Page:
The 30 Greatest Dubstep Songs of All Time
From Skrillex to Shackleton, the bassmasters who dropped the music world on its head.
15. Zomby – “Spliff Dub” (2008)
Despite its repeating mantra of “one spliff a day keeps the evil away,” “Spliff Dub” is not really lifestyle advice from the mercurial producer who was hunting for chewable Rolexes on Twitter. In fact, the narcotic imperative sounds progressively like a mantra spouted by someone doubting its reliability, waterlogged claps and a persistent wobble approximating the jelly legs and uneasy haze of a dance floor caked with sweat, flooded with smoke, and bulging with questions. A.G.
14. Africa Hi-Tech – “Out in the Streets” (2011)
Anthem alert! Using a beyond-famous Ini Kamoze sample as the tree of life, geezers Mark Pritchard (Global Communication) and Steve Spacek (Spacek) went ragga ragga batshit. A couple of Casio-style keyboard lines, incessantly driving and panning high-hats, and a sequencer bit that wouldn’t sound out of place in Detroit — they all add simple but shifty ornamentation to Ini’s looping and dubbed-out voice. But who cares about accessories when they’re decorating the exterior of an interstellar tank. P.O.
13. Pearson Sound – “PLSN” (2009)
Whether as Ramadanman or Pearson Sound, David Kennedy has an exceptionally kinetic percussive touch: juggling exotic drum samples with classic 808 and 909 sounds, creating some of the springiest rhythms in bass music. His 2009 track “PLSN” is a prime example, with tuned toms and offbeat accents pulling the rug out from under a nominally four-to-the-floor groove. Pushing through hazy string glissandi and an almost subliminal dub bass line, the center of focus becomes an insistent woodpecker tattoo that rises and falls in pitch, drawing out the tension for six-and-a-half hair-raising minutes. P.S.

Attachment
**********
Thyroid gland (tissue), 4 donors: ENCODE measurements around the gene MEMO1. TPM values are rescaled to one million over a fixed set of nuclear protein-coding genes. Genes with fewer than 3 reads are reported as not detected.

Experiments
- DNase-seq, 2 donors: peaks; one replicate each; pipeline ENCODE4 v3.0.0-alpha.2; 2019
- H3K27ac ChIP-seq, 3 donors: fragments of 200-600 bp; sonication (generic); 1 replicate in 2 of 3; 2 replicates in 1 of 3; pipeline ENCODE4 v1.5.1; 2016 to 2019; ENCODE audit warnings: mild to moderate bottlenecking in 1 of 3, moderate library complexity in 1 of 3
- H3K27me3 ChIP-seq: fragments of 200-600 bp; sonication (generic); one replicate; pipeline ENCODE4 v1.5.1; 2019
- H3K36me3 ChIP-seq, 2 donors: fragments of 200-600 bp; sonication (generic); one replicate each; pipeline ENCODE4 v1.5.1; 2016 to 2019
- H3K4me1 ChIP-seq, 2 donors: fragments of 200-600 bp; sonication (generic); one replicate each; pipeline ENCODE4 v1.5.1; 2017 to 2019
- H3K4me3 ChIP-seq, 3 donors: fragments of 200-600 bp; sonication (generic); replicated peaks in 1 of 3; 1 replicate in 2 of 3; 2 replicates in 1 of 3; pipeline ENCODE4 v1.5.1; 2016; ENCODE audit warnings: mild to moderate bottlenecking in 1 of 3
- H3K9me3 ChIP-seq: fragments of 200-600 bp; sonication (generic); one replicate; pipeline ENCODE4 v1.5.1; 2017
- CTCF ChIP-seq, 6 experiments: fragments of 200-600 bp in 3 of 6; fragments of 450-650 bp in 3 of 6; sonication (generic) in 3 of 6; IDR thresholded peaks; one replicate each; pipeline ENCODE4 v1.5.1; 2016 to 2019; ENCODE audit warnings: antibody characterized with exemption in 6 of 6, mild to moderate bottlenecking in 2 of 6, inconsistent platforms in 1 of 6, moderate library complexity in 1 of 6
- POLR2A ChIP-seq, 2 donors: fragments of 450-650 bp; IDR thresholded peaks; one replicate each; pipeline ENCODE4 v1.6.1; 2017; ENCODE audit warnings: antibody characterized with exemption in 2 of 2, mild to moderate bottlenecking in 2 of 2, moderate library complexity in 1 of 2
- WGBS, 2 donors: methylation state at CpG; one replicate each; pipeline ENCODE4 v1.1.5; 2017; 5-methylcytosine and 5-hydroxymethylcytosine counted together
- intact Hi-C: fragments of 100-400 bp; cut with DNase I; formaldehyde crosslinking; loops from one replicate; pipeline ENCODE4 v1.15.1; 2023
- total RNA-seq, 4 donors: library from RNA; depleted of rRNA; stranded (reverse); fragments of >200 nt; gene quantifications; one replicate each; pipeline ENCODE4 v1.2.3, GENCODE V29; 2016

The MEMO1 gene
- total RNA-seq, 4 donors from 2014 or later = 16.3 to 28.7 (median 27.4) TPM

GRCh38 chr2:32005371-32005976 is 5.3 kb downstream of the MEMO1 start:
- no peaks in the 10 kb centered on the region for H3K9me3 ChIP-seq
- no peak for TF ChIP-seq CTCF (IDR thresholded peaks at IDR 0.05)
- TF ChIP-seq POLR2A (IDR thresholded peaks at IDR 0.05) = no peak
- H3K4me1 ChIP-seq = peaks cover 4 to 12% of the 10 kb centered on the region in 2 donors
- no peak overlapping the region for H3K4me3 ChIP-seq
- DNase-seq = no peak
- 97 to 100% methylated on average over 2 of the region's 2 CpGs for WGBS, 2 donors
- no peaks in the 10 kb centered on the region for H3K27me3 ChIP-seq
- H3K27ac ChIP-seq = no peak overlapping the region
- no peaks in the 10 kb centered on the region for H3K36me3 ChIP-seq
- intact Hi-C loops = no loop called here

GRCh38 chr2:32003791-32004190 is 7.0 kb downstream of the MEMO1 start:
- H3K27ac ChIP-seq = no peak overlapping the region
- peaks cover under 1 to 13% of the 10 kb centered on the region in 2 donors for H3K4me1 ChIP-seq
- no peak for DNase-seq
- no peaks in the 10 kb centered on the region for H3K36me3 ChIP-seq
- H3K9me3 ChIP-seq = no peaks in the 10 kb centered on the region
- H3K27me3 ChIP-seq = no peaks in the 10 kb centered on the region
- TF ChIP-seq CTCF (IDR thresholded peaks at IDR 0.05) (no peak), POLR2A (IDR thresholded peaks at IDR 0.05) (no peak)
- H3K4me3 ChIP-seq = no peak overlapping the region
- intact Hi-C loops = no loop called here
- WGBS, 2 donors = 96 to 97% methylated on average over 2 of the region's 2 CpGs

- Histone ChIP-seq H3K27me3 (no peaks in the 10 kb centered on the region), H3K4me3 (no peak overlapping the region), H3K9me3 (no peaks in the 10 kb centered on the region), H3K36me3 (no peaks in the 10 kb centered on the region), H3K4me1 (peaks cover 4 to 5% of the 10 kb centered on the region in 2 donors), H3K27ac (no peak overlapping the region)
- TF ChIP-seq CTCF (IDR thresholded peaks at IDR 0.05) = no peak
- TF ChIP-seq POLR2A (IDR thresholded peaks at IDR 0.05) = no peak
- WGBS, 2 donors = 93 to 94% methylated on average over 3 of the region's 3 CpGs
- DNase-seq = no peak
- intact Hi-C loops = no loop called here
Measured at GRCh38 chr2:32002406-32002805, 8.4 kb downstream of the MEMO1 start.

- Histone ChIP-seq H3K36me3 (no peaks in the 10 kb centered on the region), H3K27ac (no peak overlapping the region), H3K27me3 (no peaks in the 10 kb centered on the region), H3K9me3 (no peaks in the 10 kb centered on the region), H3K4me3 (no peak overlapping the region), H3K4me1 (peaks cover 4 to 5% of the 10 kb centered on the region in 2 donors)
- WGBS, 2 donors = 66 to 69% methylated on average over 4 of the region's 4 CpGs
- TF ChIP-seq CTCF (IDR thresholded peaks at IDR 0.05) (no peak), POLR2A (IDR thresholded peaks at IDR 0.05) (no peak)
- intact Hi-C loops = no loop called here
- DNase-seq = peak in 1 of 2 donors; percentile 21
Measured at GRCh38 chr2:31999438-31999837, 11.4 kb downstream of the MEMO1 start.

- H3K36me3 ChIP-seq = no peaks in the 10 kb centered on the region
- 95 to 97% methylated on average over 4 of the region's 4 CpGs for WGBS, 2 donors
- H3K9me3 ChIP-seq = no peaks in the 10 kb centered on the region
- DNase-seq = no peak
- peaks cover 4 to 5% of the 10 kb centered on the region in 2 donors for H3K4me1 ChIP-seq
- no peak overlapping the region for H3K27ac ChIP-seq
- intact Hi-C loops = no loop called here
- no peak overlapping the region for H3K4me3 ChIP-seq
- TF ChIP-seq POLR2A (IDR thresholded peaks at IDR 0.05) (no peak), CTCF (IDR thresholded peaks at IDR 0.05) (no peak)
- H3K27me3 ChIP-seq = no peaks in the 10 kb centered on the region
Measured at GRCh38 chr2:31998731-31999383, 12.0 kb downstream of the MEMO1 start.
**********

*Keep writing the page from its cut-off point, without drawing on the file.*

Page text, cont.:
12. The Bug, feat. Warrior Queen – “Poison Dart” (2008)
On 2008 release London Zoo, art-metal-lynchpin-turned-aggro-dubster Kevin Martin expertly skirted the fringes of dancehall, grime, and dubstep. This disorienting collaboration exemplifies the collision of multiple modes of bass impact. Fire-tongued vocalist Warrior Queen progresses from stuttering incantations to impetuous boasts while Public Enemy-styled ambulances speed past with sirens at full volume and the ground fractures to reveal cavernous gaps below. Martin engineers an apocalypse slathered in echo, with each destructive element given ample time to survey the wreckage. A.G
11. Joker – “Psychedelic Runway” (2009)
British bass luminary Joker tumbles headfirst past the White Rabbit, floats down Willy Wonka’s chocolate river, and bong-rips his way through Oz. A glossy and gulping trip, “Psychedelic Runway” buffs the surfaces of its hesitant fills, synths, blips, and shuddering sub-bass to a dazzling sparkle. However, the frantically chattering Martian who appears midway through the track just sounds like he’s hopelessly lost. A.G.